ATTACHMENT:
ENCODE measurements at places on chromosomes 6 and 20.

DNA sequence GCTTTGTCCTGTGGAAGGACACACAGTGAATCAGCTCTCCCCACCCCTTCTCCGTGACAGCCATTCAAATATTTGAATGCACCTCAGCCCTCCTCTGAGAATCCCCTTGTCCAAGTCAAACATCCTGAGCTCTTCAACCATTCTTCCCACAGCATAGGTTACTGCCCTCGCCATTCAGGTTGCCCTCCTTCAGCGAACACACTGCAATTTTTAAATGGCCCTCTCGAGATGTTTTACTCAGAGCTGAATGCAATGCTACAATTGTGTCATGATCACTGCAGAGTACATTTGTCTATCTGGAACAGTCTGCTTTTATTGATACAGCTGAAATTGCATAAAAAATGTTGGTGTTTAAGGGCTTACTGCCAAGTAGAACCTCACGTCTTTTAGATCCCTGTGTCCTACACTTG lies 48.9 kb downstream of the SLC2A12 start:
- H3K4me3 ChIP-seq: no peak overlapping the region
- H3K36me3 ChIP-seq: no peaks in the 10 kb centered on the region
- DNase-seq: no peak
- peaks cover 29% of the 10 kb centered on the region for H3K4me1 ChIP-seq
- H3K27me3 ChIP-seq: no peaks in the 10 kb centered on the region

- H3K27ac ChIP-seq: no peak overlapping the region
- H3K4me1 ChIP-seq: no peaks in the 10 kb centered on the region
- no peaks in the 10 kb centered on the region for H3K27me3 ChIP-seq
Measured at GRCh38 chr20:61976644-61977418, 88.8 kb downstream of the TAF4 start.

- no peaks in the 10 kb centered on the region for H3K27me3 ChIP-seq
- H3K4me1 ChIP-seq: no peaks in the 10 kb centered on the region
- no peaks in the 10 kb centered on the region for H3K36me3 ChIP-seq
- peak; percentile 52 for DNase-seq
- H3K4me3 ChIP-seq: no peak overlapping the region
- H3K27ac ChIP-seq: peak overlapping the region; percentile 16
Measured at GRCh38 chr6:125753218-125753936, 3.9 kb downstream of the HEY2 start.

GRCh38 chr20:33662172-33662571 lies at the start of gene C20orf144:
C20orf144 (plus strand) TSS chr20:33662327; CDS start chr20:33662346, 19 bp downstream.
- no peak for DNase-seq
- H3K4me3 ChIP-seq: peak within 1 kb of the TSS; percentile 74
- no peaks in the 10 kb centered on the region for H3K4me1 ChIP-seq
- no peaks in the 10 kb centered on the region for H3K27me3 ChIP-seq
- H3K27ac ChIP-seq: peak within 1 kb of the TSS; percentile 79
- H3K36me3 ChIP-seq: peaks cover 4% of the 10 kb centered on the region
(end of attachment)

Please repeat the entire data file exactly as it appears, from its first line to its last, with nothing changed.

ENCODE measurements at places on chromosomes 6 and 20.

DNA sequence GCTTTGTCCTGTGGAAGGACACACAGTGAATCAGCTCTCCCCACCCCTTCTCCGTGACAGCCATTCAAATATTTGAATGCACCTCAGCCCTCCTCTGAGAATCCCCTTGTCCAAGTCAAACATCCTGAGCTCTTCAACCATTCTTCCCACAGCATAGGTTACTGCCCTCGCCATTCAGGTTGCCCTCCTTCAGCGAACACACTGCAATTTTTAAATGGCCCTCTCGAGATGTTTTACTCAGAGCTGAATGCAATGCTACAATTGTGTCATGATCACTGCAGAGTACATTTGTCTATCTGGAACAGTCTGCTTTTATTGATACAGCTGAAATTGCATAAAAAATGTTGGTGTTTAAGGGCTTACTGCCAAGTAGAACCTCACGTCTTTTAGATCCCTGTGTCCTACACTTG lies 48.9 kb downstream of the SLC2A12 start:
- H3K4me3 ChIP-seq: no peak overlapping the region
- H3K36me3 ChIP-seq: no peaks in the 10 kb centered on the region
- DNase-seq: no peak
- peaks cover 29% of the 10 kb centered on the region for H3K4me1 ChIP-seq
- H3K27me3 ChIP-seq: no peaks in the 10 kb centered on the region

- H3K27ac ChIP-seq: no peak overlapping the region
- H3K4me1 ChIP-seq: no peaks in the 10 kb centered on the region
- no peaks in the 10 kb centered on the region for H3K27me3 ChIP-seq
Measured at GRCh38 chr20:61976644-61977418, 88.8 kb downstream of the TAF4 start.

- no peaks in the 10 kb centered on the region for H3K27me3 ChIP-seq
- H3K4me1 ChIP-seq: no peaks in the 10 kb centered on the region
- no peaks in the 10 kb centered on the region for H3K36me3 ChIP-seq
- peak; percentile 52 for DNase-seq
- H3K4me3 ChIP-seq: no peak overlapping the region
- H3K27ac ChIP-seq: peak overlapping the region; percentile 16
Measured at GRCh38 chr6:125753218-125753936, 3.9 kb downstream of the HEY2 start.

GRCh38 chr20:33662172-33662571 lies at the start of gene C20orf144:
C20orf144 (plus strand) TSS chr20:33662327; CDS start chr20:33662346, 19 bp downstream.
- no peak for DNase-seq
- H3K4me3 ChIP-seq: peak within 1 kb of the TSS; percentile 74
- no peaks in the 10 kb centered on the region for H3K4me1 ChIP-seq
- no peaks in the 10 kb centered on the region for H3K27me3 ChIP-seq
- H3K27ac ChIP-seq: peak within 1 kb of the TSS; percentile 79
- H3K36me3 ChIP-seq: peaks cover 4% of the 10 kb centered on the region